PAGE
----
she broods in her pen:


Amalia Mayita MendezTime-Out, Rhinebeck, NY (photograph)


October winds cut furrows of cloud in the Salvadoran sky as papier mache skeletons
dance on our mantle, mariachi band of the dead in a glittering box, and a votive of la
Virgen de Guadalupe draped in her green cloak next to the American pumpkin we’ve yet
to carve. On this Day of the Dead, my children return from a piñata with two baby chicks
dyed lime green and tangerine—a strange fad in party favors in El Salvador. The children
squeal, watching the chicks rush about, like wind-up toys their beaks open and shut on
crumbs of bread, gullets twitch as they swallow water, and tuck their heads into a wing—
a bare bulb for mother’s warmth. The next day, we return from ballet class to find one
pitched across the newsprint with legs rigid as a cartoon’s. And when the kids ask for a
burial ceremony, already the other chick is staggering, asleep at the wheel and suddenly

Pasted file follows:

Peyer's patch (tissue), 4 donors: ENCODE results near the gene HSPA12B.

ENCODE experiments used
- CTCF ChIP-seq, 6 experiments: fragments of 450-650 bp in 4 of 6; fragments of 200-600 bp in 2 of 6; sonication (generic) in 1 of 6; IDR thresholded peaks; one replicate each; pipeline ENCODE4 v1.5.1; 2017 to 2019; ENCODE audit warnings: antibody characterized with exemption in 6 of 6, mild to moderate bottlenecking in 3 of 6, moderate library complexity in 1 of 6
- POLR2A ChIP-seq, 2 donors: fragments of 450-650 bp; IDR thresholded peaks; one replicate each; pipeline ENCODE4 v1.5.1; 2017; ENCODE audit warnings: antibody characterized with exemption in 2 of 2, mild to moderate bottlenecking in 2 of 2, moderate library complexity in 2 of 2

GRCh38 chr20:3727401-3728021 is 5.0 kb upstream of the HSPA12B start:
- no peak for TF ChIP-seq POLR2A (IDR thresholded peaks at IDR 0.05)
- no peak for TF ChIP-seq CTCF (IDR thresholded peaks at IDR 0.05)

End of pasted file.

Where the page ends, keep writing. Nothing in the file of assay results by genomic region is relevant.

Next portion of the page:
peeping. My daughter strokes the chick’s walnut head and says, Ok, Mami, I’ll go play
while you wait for it to die
. So I sit at the kitchen table, the limp bird hammocked in my
hand—and with each breath I think—this is it, this is the last, and no, another breath—
just as the children at bedtime lean into me with plumes of sweet breath, their limbs jerk
as they approach the edge—as I hope this is—that they will abandon themselves to sleep,
but again they turn and grip me tighter. Outside these four walls is my hot bath, the soup
in the pot, a chapter, my other life. So I wish for the bird’s last breath—how like
matchsticks are his bones. Now there is no return to the dancing skeletons in their
glittering box—this is where I am supposed to dim the lights, and yet I have to describe
how my daughter broke a branch of purple bougainvillea, point out that my son scooped
up the dead bird and pitched him into the hole in the earth as one would toss a paper cup
into a wastebasket, that it was 8pm on a school night and they stood like statues as they
clutched my hands and whimpered Angel de la Guardia, the only prayer they know by
heart. It ends like this: my children came alive again when it was time to pat down the
shoveled dirt—but the next day they did not paint the stones to mark the graves as they
had promised.


Alexandra Lytton Regalado